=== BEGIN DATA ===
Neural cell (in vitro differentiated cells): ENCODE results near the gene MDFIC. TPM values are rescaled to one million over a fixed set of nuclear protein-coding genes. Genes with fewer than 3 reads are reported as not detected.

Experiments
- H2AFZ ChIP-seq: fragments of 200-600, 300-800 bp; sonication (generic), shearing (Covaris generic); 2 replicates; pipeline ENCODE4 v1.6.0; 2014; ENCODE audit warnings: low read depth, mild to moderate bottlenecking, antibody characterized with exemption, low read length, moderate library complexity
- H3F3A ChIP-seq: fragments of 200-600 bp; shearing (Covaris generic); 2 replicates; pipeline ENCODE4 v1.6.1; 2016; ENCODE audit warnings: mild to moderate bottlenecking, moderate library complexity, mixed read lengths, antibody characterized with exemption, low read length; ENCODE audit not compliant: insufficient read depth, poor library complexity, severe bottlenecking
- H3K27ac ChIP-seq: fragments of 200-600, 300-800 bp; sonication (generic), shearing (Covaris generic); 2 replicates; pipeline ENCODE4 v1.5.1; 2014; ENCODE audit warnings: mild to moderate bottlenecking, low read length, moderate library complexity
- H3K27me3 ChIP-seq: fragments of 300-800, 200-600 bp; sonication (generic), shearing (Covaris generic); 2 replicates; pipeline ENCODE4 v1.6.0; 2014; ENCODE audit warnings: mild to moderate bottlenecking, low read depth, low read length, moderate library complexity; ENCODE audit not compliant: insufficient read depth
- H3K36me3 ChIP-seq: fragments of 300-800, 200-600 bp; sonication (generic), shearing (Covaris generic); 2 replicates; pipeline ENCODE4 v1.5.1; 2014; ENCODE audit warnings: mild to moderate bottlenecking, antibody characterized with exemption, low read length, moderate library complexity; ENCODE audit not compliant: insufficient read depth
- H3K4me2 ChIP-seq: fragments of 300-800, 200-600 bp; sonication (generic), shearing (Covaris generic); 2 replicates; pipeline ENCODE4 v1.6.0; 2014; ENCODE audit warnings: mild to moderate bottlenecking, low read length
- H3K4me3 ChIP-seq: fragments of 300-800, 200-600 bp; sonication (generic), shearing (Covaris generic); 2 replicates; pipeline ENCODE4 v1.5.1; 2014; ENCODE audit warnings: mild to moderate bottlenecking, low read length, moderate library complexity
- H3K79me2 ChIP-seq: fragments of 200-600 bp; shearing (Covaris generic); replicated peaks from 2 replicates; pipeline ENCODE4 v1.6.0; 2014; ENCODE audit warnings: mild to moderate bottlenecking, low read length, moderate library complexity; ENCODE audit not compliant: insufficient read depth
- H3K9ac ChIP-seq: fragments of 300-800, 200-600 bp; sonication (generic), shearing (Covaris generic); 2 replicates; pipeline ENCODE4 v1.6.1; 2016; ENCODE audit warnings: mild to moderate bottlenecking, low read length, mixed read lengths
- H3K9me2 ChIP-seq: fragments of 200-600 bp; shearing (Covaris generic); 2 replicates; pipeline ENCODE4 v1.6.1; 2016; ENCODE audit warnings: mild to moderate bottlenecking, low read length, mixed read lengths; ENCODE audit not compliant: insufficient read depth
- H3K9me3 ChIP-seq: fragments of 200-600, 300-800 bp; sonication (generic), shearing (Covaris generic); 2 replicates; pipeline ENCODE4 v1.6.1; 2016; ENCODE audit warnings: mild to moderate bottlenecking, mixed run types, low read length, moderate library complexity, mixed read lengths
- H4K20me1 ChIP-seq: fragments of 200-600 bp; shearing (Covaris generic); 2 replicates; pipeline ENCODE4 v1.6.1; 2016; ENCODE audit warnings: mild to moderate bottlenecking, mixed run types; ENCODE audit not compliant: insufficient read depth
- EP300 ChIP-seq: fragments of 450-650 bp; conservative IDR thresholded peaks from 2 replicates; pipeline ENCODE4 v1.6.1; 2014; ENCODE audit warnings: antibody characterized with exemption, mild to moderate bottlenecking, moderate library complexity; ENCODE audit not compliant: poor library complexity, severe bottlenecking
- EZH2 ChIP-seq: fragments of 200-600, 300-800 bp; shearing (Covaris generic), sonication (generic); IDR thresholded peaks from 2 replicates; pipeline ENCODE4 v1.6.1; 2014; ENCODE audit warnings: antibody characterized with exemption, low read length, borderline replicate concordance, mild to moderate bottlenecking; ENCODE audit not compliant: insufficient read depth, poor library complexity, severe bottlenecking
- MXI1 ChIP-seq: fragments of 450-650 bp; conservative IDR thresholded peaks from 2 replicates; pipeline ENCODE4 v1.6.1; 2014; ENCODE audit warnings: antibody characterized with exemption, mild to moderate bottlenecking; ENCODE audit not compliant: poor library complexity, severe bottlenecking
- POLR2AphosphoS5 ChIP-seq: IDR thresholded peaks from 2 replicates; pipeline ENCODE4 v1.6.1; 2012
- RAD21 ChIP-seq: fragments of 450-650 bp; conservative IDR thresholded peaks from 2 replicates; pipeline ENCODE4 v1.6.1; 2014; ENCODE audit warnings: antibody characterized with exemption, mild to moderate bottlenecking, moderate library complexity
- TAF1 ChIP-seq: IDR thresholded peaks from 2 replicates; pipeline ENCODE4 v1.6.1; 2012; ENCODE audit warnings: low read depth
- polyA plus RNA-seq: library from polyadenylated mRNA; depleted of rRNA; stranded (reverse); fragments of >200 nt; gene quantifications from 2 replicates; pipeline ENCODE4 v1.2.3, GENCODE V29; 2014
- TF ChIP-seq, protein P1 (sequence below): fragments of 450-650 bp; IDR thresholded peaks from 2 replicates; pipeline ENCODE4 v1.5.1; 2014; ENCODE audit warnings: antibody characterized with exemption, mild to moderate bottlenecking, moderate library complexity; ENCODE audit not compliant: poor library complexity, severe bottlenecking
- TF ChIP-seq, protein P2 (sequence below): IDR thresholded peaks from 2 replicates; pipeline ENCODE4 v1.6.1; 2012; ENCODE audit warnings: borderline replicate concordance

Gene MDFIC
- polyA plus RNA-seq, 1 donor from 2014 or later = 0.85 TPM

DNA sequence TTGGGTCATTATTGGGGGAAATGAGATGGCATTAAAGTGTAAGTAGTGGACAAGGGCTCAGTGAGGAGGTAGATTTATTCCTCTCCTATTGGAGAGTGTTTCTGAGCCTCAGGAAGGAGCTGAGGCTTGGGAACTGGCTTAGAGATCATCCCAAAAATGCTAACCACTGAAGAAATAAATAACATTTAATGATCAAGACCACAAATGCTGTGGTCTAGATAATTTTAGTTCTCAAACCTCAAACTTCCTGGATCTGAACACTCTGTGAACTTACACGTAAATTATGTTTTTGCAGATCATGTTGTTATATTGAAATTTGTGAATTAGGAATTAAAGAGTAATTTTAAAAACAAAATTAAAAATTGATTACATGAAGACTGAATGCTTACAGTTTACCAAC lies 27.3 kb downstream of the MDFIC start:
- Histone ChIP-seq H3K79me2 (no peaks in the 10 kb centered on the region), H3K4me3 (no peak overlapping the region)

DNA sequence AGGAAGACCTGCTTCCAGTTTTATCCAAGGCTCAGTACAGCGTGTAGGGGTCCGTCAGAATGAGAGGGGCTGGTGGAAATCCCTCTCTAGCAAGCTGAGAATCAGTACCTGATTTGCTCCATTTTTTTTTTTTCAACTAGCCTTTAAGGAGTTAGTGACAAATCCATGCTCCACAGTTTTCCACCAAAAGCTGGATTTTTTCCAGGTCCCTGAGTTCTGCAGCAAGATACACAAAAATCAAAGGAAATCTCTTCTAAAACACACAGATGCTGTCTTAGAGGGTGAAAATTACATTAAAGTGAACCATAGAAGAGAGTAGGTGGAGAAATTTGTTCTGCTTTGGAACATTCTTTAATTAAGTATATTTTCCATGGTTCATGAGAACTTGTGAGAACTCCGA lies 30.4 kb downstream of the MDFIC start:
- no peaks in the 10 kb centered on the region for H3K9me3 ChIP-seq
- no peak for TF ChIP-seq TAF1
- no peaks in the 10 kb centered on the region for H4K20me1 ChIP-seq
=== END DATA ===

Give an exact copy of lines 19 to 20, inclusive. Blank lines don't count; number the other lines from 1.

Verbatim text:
- RAD21 ChIP-seq: fragments of 450-650 bp; conservative IDR thresholded peaks from 2 replicates; pipeline ENCODE4 v1.6.1; 2014; ENCODE audit warnings: antibody characterized with exemption, mild to moderate bottlenecking, moderate library complexity
- TAF1 ChIP-seq: IDR thresholded peaks from 2 replicates; pipeline ENCODE4 v1.6.1; 2012; ENCODE audit warnings: low read depth